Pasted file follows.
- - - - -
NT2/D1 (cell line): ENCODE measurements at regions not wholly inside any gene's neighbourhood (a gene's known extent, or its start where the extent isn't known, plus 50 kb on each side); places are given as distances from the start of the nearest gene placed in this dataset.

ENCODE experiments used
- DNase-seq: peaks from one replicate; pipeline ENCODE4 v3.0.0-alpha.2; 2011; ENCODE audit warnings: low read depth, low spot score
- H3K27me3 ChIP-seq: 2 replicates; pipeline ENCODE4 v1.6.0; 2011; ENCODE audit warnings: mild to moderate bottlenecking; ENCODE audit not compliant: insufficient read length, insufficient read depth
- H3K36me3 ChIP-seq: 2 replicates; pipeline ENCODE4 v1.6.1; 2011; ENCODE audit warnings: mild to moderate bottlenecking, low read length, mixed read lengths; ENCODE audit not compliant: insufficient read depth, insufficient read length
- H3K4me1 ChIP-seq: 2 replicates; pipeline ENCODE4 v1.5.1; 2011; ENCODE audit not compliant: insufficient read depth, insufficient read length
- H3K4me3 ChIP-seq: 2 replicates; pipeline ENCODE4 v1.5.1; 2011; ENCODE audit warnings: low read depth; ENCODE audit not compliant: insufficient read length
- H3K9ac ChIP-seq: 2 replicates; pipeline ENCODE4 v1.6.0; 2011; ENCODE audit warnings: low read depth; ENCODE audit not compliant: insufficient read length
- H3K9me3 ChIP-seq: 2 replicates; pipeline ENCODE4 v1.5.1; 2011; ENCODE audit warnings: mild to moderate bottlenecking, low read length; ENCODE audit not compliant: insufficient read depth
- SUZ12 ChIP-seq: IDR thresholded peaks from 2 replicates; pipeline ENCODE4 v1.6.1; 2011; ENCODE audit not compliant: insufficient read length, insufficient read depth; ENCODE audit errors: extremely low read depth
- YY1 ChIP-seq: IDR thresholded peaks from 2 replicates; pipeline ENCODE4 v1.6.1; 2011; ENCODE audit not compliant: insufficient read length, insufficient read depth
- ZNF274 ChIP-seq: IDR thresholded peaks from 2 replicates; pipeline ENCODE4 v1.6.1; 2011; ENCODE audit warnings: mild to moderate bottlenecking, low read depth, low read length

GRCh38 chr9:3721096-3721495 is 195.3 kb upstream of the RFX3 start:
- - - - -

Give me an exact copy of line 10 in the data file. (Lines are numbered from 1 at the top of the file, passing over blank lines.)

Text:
- SUZ12 ChIP-seq: IDR thresholded peaks from 2 replicates; pipeline ENCODE4 v1.6.1; 2011; ENCODE audit not compliant: insufficient read length, insufficient read depth; ENCODE audit errors: extremely low read depth